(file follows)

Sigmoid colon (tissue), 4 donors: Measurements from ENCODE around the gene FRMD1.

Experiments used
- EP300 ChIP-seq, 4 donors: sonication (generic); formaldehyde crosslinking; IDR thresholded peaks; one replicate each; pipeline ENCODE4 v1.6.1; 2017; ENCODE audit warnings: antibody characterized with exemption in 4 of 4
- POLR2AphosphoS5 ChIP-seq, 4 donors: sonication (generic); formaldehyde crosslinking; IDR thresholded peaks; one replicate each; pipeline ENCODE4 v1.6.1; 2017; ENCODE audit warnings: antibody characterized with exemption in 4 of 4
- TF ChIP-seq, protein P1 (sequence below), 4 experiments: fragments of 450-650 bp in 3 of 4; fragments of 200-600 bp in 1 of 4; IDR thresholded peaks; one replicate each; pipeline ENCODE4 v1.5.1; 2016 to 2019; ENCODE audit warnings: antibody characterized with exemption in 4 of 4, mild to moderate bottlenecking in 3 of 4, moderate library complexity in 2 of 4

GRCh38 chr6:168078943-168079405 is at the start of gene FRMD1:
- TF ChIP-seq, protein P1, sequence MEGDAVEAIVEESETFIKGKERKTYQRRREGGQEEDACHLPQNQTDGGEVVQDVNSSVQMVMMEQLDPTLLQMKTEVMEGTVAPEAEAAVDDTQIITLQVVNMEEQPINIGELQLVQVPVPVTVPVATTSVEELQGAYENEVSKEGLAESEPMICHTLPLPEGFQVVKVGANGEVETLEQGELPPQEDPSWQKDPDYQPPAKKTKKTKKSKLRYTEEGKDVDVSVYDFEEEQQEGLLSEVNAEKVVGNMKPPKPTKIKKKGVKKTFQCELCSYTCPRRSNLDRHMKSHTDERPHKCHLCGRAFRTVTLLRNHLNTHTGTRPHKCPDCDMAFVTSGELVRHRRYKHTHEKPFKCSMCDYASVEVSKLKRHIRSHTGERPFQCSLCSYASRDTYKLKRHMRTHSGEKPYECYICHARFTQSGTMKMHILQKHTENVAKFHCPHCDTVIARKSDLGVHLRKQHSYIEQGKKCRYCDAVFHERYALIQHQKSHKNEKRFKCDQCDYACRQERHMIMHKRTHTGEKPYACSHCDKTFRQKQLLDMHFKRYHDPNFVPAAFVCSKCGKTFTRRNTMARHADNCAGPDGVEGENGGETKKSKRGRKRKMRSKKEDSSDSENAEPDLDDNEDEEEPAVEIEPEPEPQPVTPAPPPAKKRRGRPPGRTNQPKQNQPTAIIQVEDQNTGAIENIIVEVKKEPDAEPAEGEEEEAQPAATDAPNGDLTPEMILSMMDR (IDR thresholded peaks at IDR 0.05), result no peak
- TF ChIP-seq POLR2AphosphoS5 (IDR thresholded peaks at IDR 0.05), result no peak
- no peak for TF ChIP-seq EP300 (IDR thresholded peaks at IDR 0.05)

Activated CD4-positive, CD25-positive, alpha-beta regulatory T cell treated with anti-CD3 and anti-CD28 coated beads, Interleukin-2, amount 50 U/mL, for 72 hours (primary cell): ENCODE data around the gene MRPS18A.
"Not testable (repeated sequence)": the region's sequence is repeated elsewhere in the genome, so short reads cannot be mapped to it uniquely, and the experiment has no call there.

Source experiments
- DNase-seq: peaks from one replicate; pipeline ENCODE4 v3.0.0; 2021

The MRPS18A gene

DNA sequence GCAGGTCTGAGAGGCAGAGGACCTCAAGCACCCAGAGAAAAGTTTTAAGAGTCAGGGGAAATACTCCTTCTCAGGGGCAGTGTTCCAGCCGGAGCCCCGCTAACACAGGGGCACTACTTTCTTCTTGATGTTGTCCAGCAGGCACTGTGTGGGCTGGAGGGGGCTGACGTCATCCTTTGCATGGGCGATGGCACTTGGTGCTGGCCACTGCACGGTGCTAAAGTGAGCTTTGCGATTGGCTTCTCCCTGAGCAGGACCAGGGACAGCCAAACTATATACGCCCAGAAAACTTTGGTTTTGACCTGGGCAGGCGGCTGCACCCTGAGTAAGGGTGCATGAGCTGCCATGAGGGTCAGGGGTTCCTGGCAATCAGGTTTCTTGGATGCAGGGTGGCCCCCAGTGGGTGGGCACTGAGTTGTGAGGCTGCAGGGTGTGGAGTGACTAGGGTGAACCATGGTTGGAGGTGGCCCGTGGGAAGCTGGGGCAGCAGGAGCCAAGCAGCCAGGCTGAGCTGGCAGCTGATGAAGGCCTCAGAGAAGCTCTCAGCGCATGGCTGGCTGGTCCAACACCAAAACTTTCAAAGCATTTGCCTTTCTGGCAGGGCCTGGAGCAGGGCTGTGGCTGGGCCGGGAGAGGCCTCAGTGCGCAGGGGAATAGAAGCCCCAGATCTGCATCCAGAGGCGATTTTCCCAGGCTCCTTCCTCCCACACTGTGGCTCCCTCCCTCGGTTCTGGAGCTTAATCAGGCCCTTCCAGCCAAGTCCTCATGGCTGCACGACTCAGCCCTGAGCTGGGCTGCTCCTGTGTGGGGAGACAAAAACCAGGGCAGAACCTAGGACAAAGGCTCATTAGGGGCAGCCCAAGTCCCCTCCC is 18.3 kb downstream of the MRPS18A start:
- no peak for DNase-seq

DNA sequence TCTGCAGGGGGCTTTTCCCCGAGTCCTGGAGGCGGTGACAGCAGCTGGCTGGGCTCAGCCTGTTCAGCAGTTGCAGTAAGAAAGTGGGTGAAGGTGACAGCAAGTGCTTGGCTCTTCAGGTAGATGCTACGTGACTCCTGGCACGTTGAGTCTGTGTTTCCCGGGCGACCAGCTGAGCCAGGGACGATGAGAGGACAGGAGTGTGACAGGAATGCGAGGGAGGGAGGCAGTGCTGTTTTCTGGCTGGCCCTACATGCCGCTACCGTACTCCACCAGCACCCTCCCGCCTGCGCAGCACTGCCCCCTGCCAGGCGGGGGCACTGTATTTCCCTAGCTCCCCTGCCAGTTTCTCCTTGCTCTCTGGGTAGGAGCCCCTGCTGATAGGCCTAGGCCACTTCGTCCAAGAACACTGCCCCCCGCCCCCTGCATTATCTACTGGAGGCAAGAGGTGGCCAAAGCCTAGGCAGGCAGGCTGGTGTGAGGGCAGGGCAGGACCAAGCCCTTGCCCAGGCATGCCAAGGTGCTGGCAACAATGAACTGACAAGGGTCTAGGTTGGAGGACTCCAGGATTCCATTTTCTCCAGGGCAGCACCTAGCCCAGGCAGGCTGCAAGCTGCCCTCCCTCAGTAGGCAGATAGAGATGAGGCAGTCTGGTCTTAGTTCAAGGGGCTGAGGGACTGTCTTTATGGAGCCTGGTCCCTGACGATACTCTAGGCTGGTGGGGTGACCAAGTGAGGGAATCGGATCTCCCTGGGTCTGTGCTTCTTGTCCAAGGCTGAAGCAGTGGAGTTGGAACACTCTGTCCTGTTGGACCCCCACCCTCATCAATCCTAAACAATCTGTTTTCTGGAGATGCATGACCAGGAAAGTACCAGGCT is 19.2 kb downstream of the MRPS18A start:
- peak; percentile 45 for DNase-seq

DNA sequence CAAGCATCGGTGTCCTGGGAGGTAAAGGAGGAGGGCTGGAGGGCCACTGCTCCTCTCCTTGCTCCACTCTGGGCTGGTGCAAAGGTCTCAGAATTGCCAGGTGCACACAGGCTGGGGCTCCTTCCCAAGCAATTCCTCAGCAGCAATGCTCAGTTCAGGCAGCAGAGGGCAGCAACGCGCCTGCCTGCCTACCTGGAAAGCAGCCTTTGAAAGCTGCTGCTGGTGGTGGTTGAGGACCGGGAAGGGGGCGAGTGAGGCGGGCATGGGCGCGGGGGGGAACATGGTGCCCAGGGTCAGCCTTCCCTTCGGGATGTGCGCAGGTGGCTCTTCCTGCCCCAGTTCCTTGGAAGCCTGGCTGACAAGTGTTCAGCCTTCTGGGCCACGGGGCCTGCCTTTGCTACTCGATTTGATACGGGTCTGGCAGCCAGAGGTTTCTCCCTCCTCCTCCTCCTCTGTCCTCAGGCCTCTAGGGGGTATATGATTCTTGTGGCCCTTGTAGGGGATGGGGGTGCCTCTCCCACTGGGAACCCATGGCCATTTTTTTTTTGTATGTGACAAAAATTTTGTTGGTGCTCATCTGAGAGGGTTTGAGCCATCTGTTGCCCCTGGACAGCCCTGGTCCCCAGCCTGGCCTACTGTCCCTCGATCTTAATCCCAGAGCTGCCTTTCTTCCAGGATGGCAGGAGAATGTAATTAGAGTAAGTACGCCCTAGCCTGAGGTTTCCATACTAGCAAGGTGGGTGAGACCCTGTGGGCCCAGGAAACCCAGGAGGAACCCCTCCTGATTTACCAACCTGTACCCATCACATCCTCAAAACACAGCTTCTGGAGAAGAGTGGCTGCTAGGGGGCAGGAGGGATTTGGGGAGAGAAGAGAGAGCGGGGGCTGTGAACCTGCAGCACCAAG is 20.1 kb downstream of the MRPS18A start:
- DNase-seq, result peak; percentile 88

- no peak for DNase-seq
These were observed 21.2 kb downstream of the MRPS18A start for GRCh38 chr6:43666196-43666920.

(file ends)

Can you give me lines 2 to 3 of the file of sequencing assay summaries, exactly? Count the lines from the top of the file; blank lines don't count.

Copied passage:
Experiments used
- EP300 ChIP-seq, 4 donors: sonication (generic); formaldehyde crosslinking; IDR thresholded peaks; one replicate each; pipeline ENCODE4 v1.6.1; 2017; ENCODE audit warnings: antibody characterized with exemption in 4 of 4